British lender Barclays has avoided almost £2bn in tax by booking profits through tax haven Luxembourg for more than a decade, according to reports.
The firm has paid less than one per cent on profits in Luxembourg by leveraging a 2009 move to book profits from the $15.2bn sale of Barclays Global Investors in Luxembourg, rather than the UK where it is headquartered, the Guardian reported.
The terms of the sale of the fund manager allowed Barclays to offset future profits against a drop in the acquired firm’s shares, allowing the firm to earn billions of pounds nearly tax-free since 2009.
Barclays’ Luxembourg operations have made £6.6bn in profits since 2013, according to annual tax documents released by the bank, but it has paid only £46m on those earnings.
Despite employing just 54 people in the country, Barclays bagged £1.1bn in profits in Luxembourg last year, making it the bank’s third most profitable jurisdiction behind the US and UK. The bank has 46,000 staff in the UK and nearly 10,000 in the US.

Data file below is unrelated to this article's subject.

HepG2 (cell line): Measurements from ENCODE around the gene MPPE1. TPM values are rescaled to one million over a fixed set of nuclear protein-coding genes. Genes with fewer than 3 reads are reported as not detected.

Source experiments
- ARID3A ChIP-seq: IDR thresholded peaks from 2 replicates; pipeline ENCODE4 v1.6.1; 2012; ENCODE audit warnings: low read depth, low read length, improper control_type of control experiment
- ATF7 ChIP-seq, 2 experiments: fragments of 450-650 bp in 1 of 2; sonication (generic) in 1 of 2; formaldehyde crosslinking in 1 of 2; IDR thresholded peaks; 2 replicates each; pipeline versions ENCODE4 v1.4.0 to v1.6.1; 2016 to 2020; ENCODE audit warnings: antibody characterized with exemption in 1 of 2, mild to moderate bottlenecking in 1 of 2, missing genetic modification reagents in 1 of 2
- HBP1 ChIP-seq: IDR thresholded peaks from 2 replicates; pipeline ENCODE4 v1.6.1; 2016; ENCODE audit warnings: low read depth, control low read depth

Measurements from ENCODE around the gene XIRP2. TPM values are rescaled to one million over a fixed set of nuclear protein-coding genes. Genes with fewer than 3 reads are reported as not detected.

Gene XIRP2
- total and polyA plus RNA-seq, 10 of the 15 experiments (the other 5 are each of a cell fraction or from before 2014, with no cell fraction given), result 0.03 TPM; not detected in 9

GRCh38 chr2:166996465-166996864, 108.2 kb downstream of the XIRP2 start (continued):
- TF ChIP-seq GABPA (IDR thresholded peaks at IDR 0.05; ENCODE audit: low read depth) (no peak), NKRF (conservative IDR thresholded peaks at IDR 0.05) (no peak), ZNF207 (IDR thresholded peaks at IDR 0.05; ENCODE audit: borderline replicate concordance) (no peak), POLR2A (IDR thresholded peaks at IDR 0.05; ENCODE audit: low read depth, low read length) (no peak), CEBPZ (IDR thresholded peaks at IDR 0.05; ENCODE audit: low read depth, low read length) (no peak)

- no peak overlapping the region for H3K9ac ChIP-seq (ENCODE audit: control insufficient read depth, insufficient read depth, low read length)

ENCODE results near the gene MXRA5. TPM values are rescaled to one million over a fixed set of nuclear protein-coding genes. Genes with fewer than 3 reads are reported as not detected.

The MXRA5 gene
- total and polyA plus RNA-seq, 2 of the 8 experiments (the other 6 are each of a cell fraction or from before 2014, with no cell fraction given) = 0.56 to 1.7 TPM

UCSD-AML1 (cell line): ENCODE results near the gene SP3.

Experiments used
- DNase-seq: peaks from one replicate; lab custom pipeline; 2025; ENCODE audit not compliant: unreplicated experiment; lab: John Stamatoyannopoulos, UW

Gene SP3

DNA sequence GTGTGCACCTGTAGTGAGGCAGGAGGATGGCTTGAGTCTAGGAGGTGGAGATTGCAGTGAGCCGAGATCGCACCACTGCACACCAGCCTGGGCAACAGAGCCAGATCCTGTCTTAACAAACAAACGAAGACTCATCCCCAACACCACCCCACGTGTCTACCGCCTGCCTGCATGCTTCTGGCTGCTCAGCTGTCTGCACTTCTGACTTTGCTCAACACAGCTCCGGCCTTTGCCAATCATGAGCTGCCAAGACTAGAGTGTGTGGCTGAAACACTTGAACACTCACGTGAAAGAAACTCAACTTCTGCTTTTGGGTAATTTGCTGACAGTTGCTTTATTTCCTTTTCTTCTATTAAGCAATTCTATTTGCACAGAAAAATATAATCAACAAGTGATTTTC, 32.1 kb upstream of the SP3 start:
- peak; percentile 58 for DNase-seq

In a statement, Barclays said the deal was not designed to drive down its tax bill.
“The structure of the BGI sale was not aimed at securing a tax reduction but intended to secure a simpler and more certain tax treatment and avoid volatility in the bank’s regulatory capital,” a spokesperson said.
It added that the firm had not booked any profits from other jurisdictions in Luxembourg, and underlined the fact it paid more than £14bn in taxes in the UK over the past decade.